Fifteen years ago, I made one of the biggest investing mistakes of my life.
I was working in the City at the time. I’d got wind of a new stock flotation – a company with patented technology for queuing systems at theme parks.
Basically, users would hire a little gadget – a bit like a pager – allowing them to stand in a ‘virtual’ queue instead of the real thing. This allowed them to do other things like eat, drink and be merry – rather than wasting their time in a line.
Great idea. Indeed, the firm is going great guns today. Maybe you’ve used their devices?
Well, that may be how things stand today – but let me assure you, it’s been a long and rocky road.
The biggest investing mistake
Now, mistakes are unavoidable in this business. If you can’t cope with a loss, then stocks investing probably isn’t the right game for you.
Buying high is by far and away the biggest and easiest investing mistake you can make. We’ve all heard it, or at least we should have. The lunacy speaks for itself.
But a less considered mistake is the opposite, that is, selling too low. It mustn’t ever be a mere case of selling a position just because it’s showing a loss.
However, that’s exactly what I did, all those years ago.
The start-up that tested my patience
So, this ‘pager’ company floated at just over a pound, and I picked up a slug of shares.
Things went well for a while. But after a few months, the business started to struggle. It wasn’t meeting its targets, and investors were losing faith – even questioning whether this was such a useful concept in any case.
The stock drifted. I bought more.
Down, down, deeper on down. I kept buying, knowing that patience is required for these sorts of start-ups.
Soon enough, the thing was well and truly a penny share. And I was left holding many hundreds of thousands of the little bleeders. It all began to look like a miserable mistake…
But little did I know, my biggest mistake was yet to come!
I didn’t stick to my guns
Soon enough I’d forced any thoughts about my problem child out of mind.
The thing struggled in a range below 10p, and I couldn’t care less. I was now beginning to agree with the City’s scepticism, and I’d stopped building my position – I was philosophical about my mistake.
The one great thing about doubling up a position at low levels is that it doesn’t take much of a rise for you to get your money back. I can’t remember now, but let’s say my average ‘in-price’ was something like 20p and the thing was trading in a range between 5p and 10p.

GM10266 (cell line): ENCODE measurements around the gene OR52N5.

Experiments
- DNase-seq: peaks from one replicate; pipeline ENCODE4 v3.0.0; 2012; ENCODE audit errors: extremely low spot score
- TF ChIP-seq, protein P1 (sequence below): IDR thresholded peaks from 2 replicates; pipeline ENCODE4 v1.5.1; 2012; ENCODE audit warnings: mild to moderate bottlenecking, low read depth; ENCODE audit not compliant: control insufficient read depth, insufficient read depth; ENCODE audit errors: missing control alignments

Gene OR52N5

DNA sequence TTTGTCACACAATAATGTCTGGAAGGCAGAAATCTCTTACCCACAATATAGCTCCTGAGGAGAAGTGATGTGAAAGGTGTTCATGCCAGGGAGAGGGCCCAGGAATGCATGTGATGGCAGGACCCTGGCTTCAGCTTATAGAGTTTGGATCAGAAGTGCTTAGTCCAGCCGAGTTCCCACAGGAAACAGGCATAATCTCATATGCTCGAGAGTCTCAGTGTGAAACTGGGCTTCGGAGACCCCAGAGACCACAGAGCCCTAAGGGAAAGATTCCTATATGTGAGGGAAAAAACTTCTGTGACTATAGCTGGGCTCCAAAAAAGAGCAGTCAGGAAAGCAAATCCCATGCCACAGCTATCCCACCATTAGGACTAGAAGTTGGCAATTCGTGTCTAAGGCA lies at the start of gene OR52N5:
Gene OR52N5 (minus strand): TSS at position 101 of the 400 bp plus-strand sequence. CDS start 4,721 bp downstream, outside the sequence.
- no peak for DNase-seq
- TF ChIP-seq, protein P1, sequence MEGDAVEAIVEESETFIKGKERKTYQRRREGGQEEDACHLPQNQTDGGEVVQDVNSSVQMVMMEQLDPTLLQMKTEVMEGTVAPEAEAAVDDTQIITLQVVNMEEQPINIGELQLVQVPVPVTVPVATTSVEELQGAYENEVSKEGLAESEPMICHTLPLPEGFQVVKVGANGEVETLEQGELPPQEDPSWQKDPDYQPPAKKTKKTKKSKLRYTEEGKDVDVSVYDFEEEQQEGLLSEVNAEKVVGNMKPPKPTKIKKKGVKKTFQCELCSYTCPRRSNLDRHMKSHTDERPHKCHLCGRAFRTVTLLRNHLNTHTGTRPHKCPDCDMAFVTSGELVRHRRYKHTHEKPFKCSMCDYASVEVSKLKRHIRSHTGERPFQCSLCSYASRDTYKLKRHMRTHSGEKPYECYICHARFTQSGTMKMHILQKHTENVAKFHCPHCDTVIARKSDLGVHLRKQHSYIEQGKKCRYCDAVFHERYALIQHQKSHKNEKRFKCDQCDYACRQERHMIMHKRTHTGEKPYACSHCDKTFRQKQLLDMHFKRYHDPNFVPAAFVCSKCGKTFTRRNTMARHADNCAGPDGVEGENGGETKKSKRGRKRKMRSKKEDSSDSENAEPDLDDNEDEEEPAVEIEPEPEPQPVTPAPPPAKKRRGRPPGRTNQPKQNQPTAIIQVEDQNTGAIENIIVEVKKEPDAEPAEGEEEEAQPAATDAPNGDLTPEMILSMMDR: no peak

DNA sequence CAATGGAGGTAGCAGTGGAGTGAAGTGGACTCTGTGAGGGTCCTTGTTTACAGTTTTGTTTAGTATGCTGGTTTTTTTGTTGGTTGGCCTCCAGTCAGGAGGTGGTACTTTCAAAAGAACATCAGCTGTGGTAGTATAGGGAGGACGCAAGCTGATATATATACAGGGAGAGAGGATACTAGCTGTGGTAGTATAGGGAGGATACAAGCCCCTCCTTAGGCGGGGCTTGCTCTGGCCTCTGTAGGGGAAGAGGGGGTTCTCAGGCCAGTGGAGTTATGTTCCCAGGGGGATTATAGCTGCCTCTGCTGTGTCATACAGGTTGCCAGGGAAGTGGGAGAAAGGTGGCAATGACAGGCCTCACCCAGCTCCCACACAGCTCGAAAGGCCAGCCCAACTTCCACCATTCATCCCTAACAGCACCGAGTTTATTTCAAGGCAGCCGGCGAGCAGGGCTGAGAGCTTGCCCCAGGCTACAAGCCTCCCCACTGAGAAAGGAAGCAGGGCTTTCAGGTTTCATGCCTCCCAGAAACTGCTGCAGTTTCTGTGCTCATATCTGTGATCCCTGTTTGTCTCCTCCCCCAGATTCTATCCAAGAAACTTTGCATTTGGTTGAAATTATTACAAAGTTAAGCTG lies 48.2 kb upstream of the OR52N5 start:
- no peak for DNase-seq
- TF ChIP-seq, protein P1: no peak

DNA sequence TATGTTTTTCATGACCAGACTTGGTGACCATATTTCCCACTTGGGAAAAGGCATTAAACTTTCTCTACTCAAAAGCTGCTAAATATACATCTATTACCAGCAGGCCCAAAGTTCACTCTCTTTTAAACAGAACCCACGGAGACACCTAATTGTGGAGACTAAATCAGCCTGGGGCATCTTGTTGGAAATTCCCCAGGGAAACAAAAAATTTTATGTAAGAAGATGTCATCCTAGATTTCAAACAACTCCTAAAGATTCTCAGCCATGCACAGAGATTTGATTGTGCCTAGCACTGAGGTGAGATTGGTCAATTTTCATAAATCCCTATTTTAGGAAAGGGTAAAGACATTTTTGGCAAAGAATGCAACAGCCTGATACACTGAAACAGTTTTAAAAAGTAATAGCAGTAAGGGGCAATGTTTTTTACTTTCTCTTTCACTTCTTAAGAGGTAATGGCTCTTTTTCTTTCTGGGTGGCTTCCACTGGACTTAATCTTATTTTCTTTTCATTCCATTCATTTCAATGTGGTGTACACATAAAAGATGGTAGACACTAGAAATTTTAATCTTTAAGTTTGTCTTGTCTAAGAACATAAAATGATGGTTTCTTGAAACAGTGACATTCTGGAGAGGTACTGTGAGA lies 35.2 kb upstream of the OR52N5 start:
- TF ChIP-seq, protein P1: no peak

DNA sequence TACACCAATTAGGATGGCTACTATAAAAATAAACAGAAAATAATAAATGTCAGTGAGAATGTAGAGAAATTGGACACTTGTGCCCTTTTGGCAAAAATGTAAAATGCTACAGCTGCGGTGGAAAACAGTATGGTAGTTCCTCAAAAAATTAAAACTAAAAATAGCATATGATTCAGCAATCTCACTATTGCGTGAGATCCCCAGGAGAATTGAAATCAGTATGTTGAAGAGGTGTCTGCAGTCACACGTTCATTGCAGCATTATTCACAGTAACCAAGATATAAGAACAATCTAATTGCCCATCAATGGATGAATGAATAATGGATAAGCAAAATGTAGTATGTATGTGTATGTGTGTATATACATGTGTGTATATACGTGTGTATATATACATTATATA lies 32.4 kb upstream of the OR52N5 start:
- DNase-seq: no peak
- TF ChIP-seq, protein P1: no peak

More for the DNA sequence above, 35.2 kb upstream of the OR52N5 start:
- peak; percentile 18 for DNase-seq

A rise to 20p and all would be well in with the world – at least, that was what I thought.
Sure enough, after a while, the stock started to move in the right direction. It hit my average ‘in-price’ – and I sold down.
And, might I say, it was with a massive sense of relief. I had turned a loss into a break-even: “Well done me!”
There was just one problem.
I hadn’t done my homework. I hadn’t followed the story. I hadn’t seen the fantastic progress these guys were making.
The fact is, the story was now hot, the shares were ridiculously cheap and I was well out of it!
Don’t make my mistake
I don’t mind telling you that today the stock trades somewhere north of £5. And remember, I’d had many hundreds of thousands of the things.
It was a classic schoolboy error – selling low without having done one iota of due diligence.
And yet the decision to get out felt good! I felt an unerring sense of moral superiority. But it turned out to be a shocking mistake.
The lesson is this: selling low is an error every bit as dangerous as buying high.
It’s true that you’ve got to be philosophical about losers. Knowing when to accept a loss is indeed part of successful investing. It’s often right to take a loss. In fact, it can be kind of cathartic.
But never be fooled into selling, without first doing your homework.
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